Gribiche-dressed simple potato salad
This one’s been on my list for a while.
By “my list” I mean the running list of things I want to cook – recipes I’ve come across, ideas I’ve picked up from here and there, random inspirations that come to me at random. It’s a long list, and until recently sort of wild and overgrown like an uncontrollable and unmaintained patch of land, growing far more quickly than I could make any progress on it. I’d throw almost anything on the list, from a full-fledged recipe to just a word or two. (Until recently, one entry said merely “bacon.” Who knows.) It began to feel like a losing game, so a few weeks ago I culled and organized it, organizing it by type of dish and by season so I can more easily use it as a resource.
That’s how I remembered about gribiche.
Gribiche has been on on the list since way back in May 2009 when Molly Wizenberg wrote about it on her site. It’s a sauce similar to homemade mayonnaise, with egg yolk emulsified with oil and mustard, but it’s also packed with bits of soft-boiled egg white, vinegar-doused shallot, a bit of something pickled (like capers or cukes), and plenty of fresh herbs, and it’s the perfect thing to have in your back pocket to take hot or cold meats, vegetables, eggs, or salad to the next level. Scrambled eggs and tomatoes? Drizzle on some gribiche. Plain salad greens? Toss them with some gribiche. Roasted chicken, hot or cold? Gribiche, gribiche, gribiche. A secret weapon, of sorts.
This time I used much of my batch of gribiche tossed in a simple potato salad - just boiled Yukon Golds, chopped green onions, and gribiche. We brought it to a potluck picnic for Brett’s new department, which is just about the best use for potato salad that I can think of.
Gribiche-dressed simple potato salad
Makes approximately 8-10 side servings, scales easily
- About 4 lbs. boiling/salad potatoes – Yukon Golds or “new potatoes” work well
- 2-3 green onions (including light and dark green parts), roughly chopped
- About 3/4 cup gribiche sauce (recipe below)
- Salt and pepper, as needed
- Prepare potatoes Add cleaned potatoes into a large pot of cold water to cover by at least 1″. Bring to a boil and cook until tender, about 20-30 minutes depending on the size of the potatoes and the power of your stove. Drain potatoes and let sit for at least 10 minutes to cool and dry. Cut into bite-size pieces, if necessary.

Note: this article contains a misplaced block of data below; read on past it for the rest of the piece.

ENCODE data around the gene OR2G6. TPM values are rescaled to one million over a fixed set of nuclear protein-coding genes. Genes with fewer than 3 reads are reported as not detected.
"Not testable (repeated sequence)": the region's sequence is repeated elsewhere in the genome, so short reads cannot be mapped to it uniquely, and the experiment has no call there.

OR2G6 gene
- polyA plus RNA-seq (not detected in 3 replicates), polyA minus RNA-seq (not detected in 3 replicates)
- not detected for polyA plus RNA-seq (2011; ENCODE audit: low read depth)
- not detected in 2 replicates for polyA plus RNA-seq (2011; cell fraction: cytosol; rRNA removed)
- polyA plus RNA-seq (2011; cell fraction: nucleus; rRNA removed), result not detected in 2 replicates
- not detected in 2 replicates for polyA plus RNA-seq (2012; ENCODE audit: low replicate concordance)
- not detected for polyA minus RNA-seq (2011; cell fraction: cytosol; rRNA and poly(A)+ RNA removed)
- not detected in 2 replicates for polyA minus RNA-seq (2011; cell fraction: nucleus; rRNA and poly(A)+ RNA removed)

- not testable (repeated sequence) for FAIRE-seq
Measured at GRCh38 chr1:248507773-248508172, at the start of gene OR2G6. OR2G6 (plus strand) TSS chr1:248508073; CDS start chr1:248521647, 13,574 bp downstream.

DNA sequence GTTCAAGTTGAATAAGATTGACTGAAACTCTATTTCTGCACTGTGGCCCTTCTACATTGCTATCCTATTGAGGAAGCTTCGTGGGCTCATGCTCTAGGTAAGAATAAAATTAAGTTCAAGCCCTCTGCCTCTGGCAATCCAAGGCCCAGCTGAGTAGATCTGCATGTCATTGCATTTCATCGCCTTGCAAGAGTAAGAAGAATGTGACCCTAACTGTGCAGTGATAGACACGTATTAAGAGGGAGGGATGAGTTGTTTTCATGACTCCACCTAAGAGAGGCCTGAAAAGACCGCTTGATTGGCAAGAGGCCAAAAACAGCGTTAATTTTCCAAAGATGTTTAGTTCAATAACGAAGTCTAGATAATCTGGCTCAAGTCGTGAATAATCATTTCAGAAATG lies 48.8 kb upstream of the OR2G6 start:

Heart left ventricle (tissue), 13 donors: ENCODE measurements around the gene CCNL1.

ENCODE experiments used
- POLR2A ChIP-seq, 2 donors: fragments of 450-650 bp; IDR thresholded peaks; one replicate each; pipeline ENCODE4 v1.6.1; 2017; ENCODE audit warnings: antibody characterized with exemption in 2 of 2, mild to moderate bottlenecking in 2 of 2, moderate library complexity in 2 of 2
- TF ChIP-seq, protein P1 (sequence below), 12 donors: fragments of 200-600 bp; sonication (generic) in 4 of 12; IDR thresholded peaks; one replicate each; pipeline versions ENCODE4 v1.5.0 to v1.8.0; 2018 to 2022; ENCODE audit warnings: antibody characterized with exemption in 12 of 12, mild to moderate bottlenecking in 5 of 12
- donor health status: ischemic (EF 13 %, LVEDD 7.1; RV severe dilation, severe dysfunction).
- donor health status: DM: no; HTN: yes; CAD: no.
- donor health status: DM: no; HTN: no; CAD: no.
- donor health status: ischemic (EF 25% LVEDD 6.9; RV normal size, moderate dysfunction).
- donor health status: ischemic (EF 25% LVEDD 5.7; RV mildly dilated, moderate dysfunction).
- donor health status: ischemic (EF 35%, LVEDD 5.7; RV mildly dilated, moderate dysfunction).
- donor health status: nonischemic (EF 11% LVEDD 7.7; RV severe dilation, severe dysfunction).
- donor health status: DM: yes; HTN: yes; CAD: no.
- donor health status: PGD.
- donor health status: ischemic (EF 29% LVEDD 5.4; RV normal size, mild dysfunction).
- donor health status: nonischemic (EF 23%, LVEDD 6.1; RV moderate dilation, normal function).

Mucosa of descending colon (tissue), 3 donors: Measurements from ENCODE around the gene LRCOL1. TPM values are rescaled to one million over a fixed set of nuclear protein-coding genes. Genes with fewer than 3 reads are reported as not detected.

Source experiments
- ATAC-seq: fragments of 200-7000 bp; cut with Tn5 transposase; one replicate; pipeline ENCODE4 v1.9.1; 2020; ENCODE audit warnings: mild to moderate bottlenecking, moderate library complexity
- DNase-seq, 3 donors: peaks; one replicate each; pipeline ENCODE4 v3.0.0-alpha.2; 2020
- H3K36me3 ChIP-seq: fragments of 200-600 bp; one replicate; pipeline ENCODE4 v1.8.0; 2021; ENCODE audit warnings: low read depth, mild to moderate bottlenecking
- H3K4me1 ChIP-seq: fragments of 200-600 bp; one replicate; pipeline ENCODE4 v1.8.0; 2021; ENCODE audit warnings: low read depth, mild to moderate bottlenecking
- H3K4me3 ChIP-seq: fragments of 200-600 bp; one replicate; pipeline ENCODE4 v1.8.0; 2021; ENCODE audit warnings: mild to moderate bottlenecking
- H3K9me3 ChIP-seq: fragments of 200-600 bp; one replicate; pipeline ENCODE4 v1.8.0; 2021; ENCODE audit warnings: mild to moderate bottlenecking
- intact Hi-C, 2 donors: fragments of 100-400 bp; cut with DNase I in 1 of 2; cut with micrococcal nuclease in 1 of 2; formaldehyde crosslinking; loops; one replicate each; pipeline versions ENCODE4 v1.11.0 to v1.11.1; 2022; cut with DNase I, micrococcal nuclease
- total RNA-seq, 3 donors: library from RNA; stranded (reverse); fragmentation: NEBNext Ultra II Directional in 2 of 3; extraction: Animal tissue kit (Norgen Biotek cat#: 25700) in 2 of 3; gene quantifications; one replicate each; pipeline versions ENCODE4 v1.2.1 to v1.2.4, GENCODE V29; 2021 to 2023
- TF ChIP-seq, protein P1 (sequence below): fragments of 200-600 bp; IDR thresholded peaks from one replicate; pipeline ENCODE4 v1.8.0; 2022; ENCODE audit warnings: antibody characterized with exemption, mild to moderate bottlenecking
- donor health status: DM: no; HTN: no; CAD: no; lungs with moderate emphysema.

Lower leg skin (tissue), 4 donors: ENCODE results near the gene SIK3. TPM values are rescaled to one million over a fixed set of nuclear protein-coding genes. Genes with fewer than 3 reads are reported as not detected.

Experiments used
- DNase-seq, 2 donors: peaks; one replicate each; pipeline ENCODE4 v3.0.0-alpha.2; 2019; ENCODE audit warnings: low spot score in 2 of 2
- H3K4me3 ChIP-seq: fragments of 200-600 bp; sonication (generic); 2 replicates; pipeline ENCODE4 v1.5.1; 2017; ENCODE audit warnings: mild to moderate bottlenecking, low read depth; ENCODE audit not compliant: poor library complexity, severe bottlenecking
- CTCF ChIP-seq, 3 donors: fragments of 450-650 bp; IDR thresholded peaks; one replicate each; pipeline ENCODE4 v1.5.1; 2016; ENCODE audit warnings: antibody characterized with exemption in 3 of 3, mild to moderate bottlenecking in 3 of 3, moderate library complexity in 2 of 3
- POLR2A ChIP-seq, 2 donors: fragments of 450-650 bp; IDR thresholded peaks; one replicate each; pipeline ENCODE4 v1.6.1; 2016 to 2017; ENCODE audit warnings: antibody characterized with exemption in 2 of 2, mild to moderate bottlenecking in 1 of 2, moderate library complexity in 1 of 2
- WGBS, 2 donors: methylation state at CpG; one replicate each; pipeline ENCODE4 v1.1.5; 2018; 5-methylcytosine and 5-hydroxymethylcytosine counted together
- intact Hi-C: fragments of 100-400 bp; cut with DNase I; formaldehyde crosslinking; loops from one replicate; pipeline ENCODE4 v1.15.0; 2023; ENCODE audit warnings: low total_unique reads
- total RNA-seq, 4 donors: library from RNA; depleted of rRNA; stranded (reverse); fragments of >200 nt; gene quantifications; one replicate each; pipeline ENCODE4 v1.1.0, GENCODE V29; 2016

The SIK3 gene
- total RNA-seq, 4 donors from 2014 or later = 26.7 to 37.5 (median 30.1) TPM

- Combine ingredients Combine prepared potatoes, chopped green onions, and dressing. For optimal flavor, cover and chill for at least 8 hours before eating. Adjust with salt and pepper as needed.
Making ahead/storage: This potato salad will keep in the fridge in a covered container up to 1 week. Adjust seasoning with salt and pepper as needed, since flavors will mellow as it sits.
Adapted from Orangette
Makes about 1 1/2 cups sauce
- 1 large eggs
- 1 large or 2 medium shallots, finely chopped
- 2 Tbsp. red wine vinegar (sherry, white wine, or apple cider vinegar would work as well)
- 1 Tbsp. Dijon mustard
- 1 cup olive oil
- 1-2 Tbsp. chopped soft herbs – chives, parsley, and dill are all nice additions
- 2 Tbsp. of something pickled (like a dill pickle or capers), chopped
- Salt to taste
- Soft-boil the eggs Soft-boil your egg however you like (seems like most people have their methods). I like boiling water, bringing it back to a simmer, carefully putting the whole egg in the water and letting it cook at a simmer for 5 full minutes, then running it under cold water until it’s cool enough to handle.
- Soak the shallots Meanwhile, soak the shallots in vinegar in a small bowl. Set aside.
- Emulsify the egg and oil Peel your egg over a medium mixing bowl, making sure to remove any bits of shell that might have gotten into the bowl. Since your yolk should by runny, it’s safest to do this rather than peeling it like a hard-boiled egg and then putting it in the bowl. If your egg is less cooked than desired and it’s too difficult to get the shell off the white, just scrape as much into the bowl as you can (speaking from experience, this works out just fine). Whisk together the egg and the oil, using your whisk to break up any chunks of cooked egg white into smaller pieces. Now begin steadily and briskly whisking in the oil, starting with a thin drizzle and increasing flow to a steady stream as your mixture thickens. (This is exactly like making homemade mayonnaise or aioli, if you’ve done that before.) Your mixture should thicken and become satiny.
- Add flavoring elements Add your vinegar-soaked shallots, chopped herbs, and chopped pickles, plus salt to taste. The vinegar will likely thin your sauce quite a bit, and if you want it thicker you can add less of the vinegar.
Making ahead/storage: Gribiche will keep in a covered container in the fridge for up to 1 week. Salt may need to be adjusted as the sauce sits, so taste before serving.